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Stone Moroko

Pseudorasbora parva
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What is Ontario Doing?

To prevent this unwanted invader from coming into the province, Ontario has regulated Stone Moroko as prohibited under the Invasive Species Act, 2015 . For more information on the Invasive Species Act and Regulations, visit


The Stone Moroko, also commonly referred to as Topmouth Gudgeon, is a small-bodied, fast growing, and highly adaptable invasive species of fish in the minnow family. While it can live in a wide variety of freshwater habitat types, it prefers well-vegetated channels, ponds, reservoirs, or small lakes. Adults prefer cool running water and have a broad diet, consisting of small insects, fish, fish eggs, and plant matter.


Stone Moroko is native to eastern Asia, ranging from the Amur, Yangtze, and Yellow River basins of China, the Japanese islands, Taiwan, and western and southern parts of the Korean Peninsula. First recorded in Albania and southern Romania, in a little over 40 years, it has colonized Europe almost entirely, moving rapidly from east to west. Stone Moroko has now established itself in 11 Asian countries, 25 European countries, Fiji, and Algeria. This species can apparently survive in salt water for short periods of time, recovering when back in freshwater. It is therefore suggested that brackish water might be utilized as a dispersal route. There is no documentation of Stone Moroko anywhere in North America, including in Ontario.

Impacts of Stone Moroko

  • Invasive populations of Stone Moroko can impact native biodiversity by consuming larger planktonic crustaceans (such as shrimp and small crayfish), which results in increased algae and plant life, decreasing dissolved oxygen needed by aquatic animals.
  • They compete with native species for food, spawning, and other habitat resources, which can lead to the loss of these species.
  • Stone Moroko can prey directly on juveniles of native fish species.
  • This species may also be a vector of several parasites and disease, which can infect native species with impacts on abundance and diversity.
  • Stone Moroko is also a documented carrier of the Oriental liver fluke, which is a parasite that infects humans. As such, the Stone Moroko has a potential for high environmental impacts if introduced into the Great Lakes.

How to Identify Stone Moroko

  • Stone Moroko are small fish in the minnow family, usually ranging from 2 – 7.5 cm (0.8 – 3 in) in total length, but can reach lengths of up to 11 cm (4.3 in).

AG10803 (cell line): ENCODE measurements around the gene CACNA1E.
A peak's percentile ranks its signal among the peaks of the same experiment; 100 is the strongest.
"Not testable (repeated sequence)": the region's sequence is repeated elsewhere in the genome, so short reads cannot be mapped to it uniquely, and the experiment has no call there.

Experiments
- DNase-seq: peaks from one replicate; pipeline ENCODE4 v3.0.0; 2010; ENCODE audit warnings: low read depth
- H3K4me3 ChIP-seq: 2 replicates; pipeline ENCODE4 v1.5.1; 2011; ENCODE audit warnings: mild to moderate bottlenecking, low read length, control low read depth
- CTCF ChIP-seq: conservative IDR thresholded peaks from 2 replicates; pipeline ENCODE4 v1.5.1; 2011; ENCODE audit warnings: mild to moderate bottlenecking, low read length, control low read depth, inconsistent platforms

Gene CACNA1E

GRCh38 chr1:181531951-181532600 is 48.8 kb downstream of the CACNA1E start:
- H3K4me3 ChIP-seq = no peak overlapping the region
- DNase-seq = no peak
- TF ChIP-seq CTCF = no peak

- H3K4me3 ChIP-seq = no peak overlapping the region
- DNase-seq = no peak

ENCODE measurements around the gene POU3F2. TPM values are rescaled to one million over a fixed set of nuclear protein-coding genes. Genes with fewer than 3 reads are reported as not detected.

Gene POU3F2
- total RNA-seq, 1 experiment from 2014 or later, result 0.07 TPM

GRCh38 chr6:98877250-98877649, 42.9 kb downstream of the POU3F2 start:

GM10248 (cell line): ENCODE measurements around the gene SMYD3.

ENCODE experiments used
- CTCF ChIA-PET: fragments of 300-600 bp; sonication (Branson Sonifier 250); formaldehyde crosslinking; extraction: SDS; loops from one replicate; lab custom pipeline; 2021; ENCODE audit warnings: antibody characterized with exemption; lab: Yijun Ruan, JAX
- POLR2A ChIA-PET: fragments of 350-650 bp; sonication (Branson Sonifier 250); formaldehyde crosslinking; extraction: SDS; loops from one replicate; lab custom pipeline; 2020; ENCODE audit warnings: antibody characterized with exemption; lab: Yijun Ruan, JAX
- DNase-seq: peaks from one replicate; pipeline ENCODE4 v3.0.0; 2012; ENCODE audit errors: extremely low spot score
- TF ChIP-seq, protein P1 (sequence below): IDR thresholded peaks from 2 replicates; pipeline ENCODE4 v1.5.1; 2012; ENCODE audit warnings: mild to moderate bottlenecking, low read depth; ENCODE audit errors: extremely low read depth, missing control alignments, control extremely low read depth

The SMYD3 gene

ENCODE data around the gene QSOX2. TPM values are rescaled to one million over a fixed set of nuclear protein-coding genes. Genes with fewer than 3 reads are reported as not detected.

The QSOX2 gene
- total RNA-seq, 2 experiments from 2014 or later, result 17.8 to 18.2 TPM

• They are characterized by an upturned mouth, which allows them to feed from the surface of the water.
  • Stone Moroko have a dorsal (back) fin containing three spines and several soft rays as well as a large caudal (tail) fin.
  • Stone Moroko is black or dark grey in colour with lighter shades of grey on their sides and yellow-green to silver on their bellies.

What You Can Do

  • Learn how to identify Stone Moroko and how to prevent the introduction or spread of this unwanted species.
  • Never buy or keep Stone Moroko. It is against the law to keep a Stone Moroko as a pet, use it as bait, or have a live Stone Moroko in your possession.
  • Don’t release any live fish into Ontario lakes or rivers. If you are fishing and incidentally catch a Stone Moroko, you must destroy it. Do not return it to the water.
  • If you have any information about the illegal importation, distribution, or sale of Stone Moroko, report it immediately to the MNRF at 1-877-847-7667, toll-free anytime. You can also call Crime Stoppers anonymously at 1-800-222-TIPS (8477).
  • If you’ve seen a Stone Moroko or another invasive species in the wild, please contact the toll-free Invading Species Hotline at 1-800-563-7711, visit EDDMapS, or search for the ‘Invasive Species in Ontario’ project on to report a sighting.

Resource Files


OFAH/OMNRF Invading Species Awareness Program. (2021). Stone Moroko. Retrieved from:
This factsheet may be reproduced for non-commercial purposes.

Header photo by Wikipedia Commons

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